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Fighting for Equality

event_FreeheldLocal event sheds light on discrimination against LGBTQ people and others

Comedian Louis C.K. has an unforgettable routine that underscores the absurdity of legal battles related to gay marriage: “How do they argue it in court? I can imagine when they get to the Supreme Court, and the lawyers for the gay side are like, ‘Well, your honor, we pay taxes; there’s nothing illegal about what we do; we’re the same as anyone else. Why shouldn’t we get the same protection under the law that the heterosexuals get?’ And then they ask the other lawyer, and he says, ‘Your honor … THEY’RE F***IN’ QUEER!’ That’s it, isn’t it? Isn’t that the whole argument?”

What might be funny coming from Louis C.K., however, is tragic in many real-life contexts. Nowhere is this illustrated more poignantly than in Freeheld (freeheld.com), the 2008 winner of the Academy Award for Best Short Subject Documentary as well as a Special Jury Prize at 2007’s Sundance Film Festival. The film chronicles Det. Lieutenant Laurel Hester’s battle against the Ocean County, New Jersey Board of Chosen Freeholders to give her earned pension to her domestic partner Stacie Andree after being diagnosed with terminal cancer. In one of many moving scenes from the movie, Hester’s first police partner Dane Wells is seen passionately appealing to Hester’s elected officials, “What we are talking about here is no different than separate drinking fountains or a seat at the back of the bus. Gentlemen, you have in your hands right here and right now the awesome power to decide whether Laurel Hester will die a peaceful death.”

Freeheld will be shown at Aptos’ Jewish Community Center/Temple Beth El on Thursday, Jan. 28 as a part of “Social Equity through an LGBTQ Lens,” an event presented by the local philanthropic organization The Community Foundation of Santa Cruz County (cfscc.org) for the promotion of civil and human rights. The presentation will also feature a talk by Kate Kendell, executive director of the National Center for Lesbian Rights (NCLR), a national legal advocacy organization that’s been working for the rights of lesbian, gay, bisexual, transgender and questioning (LGBTQ) community since 1977 (nclrights.org).

Kendell, a nationally known speaker, says of Freeheld, “You watch that movie, and you can’t help but feel that the trauma of the cancer and the death was made so much more egregious and painful to deal with knowing that they had no legal protection. To have to worry about that at the same time that you’re taking your partner to get chemotherapy—it’s really unconscionable that gay and lesbian couples are in that situation.”

Kendall, who believes movies like Freeheld can be a powerful force for changing hearts and minds, observes, “Every civil rights struggle is marked by the uncommon courage of folks who came together not because they identified as the particular marginalized group, but because they shared a vision of what the country should look like or how history should remember this moment.” She cites as examples the women’s suffrage movement, the fight to end discrimination against Irish Catholics and the African-American Civil Rights Movement. “And I think this is a particular moment when we’re called to think about what kind of a country we want to be, and how much more there is that we share than what divides us.”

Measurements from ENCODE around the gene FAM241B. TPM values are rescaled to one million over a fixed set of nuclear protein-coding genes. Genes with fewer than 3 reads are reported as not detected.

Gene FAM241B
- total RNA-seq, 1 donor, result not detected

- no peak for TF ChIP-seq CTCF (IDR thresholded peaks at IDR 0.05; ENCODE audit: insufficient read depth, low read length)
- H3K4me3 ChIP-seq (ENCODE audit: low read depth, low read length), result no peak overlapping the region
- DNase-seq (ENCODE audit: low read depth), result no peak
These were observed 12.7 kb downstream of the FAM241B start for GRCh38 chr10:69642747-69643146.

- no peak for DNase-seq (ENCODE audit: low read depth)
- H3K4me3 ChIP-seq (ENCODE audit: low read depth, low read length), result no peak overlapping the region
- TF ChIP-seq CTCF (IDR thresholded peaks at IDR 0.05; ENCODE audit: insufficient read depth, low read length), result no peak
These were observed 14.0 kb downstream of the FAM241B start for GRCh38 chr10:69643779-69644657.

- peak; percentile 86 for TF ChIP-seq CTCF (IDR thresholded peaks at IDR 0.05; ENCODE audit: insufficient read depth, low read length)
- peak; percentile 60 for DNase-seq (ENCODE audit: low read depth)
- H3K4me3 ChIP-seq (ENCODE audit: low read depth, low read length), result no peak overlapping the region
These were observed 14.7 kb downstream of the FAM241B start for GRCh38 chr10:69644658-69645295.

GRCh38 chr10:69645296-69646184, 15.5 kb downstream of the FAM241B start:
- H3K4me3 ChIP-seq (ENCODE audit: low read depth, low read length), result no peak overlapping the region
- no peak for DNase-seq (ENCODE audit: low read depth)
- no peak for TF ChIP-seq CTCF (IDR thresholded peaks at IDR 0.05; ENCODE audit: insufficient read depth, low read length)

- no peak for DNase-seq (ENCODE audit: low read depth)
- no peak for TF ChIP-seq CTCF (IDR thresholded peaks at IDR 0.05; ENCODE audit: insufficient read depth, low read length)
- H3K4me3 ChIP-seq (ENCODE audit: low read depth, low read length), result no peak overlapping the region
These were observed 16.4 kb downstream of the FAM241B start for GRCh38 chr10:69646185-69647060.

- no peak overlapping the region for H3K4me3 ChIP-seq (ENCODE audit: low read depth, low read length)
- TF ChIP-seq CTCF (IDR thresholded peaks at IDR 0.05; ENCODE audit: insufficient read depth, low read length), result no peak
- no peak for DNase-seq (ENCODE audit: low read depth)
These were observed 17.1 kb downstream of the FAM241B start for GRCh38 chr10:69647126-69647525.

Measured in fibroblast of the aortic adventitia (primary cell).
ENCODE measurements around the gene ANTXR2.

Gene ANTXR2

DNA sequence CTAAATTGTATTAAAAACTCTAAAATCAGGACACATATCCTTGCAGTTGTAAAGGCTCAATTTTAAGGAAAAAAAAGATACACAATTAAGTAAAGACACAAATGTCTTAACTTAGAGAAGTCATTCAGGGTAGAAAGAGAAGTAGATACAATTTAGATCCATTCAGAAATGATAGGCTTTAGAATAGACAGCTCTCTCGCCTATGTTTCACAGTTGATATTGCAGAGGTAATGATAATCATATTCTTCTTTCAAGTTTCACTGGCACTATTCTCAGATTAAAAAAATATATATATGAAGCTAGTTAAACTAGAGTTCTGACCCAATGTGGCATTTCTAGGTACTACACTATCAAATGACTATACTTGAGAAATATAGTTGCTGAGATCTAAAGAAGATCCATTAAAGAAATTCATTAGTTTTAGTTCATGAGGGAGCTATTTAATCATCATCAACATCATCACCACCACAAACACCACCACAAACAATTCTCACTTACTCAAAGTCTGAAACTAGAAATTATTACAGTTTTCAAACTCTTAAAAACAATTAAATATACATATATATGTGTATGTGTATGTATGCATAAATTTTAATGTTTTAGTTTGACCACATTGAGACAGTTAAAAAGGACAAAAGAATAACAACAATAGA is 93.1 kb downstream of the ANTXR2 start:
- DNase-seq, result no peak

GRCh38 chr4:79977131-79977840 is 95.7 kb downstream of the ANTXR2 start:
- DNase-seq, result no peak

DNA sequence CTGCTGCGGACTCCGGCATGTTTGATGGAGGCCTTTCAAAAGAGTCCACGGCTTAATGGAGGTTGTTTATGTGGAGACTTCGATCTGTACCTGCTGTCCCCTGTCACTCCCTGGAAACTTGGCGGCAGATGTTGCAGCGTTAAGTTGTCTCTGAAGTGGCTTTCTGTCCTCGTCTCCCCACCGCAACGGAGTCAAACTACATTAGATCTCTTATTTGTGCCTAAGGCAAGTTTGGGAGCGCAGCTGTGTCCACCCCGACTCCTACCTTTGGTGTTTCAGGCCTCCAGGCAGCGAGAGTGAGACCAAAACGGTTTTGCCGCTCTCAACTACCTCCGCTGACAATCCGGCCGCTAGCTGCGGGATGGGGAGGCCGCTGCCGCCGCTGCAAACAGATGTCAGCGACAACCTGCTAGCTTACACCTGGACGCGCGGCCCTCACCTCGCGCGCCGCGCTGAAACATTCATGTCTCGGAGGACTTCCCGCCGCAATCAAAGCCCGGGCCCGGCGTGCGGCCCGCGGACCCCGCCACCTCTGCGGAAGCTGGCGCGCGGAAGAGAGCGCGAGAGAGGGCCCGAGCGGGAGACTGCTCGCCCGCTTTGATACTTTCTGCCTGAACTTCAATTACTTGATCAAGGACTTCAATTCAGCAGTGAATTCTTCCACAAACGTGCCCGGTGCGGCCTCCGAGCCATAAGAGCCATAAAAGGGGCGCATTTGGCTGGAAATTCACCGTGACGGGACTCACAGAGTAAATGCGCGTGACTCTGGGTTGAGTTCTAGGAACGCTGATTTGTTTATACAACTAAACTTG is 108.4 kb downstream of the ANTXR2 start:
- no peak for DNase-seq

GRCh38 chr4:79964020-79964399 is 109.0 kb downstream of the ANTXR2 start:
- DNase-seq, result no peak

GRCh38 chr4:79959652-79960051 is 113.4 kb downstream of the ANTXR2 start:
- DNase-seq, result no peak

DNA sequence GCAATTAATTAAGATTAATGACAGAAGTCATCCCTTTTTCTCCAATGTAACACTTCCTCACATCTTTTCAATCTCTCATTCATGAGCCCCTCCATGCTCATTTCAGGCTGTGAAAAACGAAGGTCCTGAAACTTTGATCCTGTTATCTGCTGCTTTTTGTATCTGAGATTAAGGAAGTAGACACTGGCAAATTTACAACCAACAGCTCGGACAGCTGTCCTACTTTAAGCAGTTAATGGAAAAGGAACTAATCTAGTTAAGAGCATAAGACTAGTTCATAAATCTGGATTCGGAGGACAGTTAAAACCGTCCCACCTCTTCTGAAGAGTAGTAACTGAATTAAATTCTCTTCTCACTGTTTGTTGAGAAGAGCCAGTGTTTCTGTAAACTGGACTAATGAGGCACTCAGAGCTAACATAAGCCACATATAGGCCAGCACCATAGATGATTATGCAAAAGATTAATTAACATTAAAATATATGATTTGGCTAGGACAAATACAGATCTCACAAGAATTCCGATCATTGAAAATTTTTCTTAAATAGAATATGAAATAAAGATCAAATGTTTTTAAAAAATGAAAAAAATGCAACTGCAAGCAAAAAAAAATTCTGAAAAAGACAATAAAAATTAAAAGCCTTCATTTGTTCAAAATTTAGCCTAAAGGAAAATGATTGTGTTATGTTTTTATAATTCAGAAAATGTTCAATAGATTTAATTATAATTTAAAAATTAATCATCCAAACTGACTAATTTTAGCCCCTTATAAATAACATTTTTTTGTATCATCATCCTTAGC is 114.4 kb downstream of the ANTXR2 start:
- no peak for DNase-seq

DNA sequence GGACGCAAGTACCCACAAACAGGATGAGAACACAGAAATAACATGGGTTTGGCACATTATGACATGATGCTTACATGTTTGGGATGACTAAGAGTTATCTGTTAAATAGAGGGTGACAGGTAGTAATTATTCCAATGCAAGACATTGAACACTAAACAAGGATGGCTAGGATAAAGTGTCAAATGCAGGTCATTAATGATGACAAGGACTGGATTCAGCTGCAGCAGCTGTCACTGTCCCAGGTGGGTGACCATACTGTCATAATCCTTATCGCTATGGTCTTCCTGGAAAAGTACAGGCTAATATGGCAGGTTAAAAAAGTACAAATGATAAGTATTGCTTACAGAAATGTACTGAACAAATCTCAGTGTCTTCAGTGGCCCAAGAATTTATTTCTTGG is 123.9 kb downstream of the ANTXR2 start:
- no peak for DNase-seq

Kendall points out that the LGBTQ community is unique in that its constituents belong to every social demographic. “We are poor; we are wealthy; we are everything in between,” she says. “We live in rural areas, we live in big cities; we’re represented by every racial and ethnic identification; we’re scattered all throughout the country.” In spite of this, the Will & Grace stereotype persists, with a huge portion of the popular media representing LGBTQ people as wealthy Caucasians living in big cities. “That can make it very hard for gay people who do not identify that way to feel like they have a place in our very own movement, and for us to have strong allies with people of color, people of faith, working class and working poor Americans who may feel that they have nothing in common with us,” Kendall states.

One way for people to help fight for social equity is to be more politically engaged. “The Obama administration is an administration that absolutely responds to public pressure,” Kendall states. “I think that much of what Obama promised he would do has not been done, and we have to hold him accountable at a greater level.” Kendell encourages people to write letters and make phone calls to congress and to the White House. “I’m telling you, that is how people respond,” she insists. “Politicians, elected officials, are only accountable if we make them accountable. We only make them accountable by talking to them and telling them what we expect them to do. If everyone who ever thinks about these issues did that, we would see a break in the logjam in D.C.”


“Social Equity through an LGBTQ Lens” takes place at 7 p.m. Thursday, Jan. 28 at the Jewish Community Center/Temple Beth El, 3055 Porter Gulch Road, Aptos. Tickets are $10 general, $5 for students and seniors. For more information, call 477-0800 or go to cfscc.org/DPSocialEquity.

 

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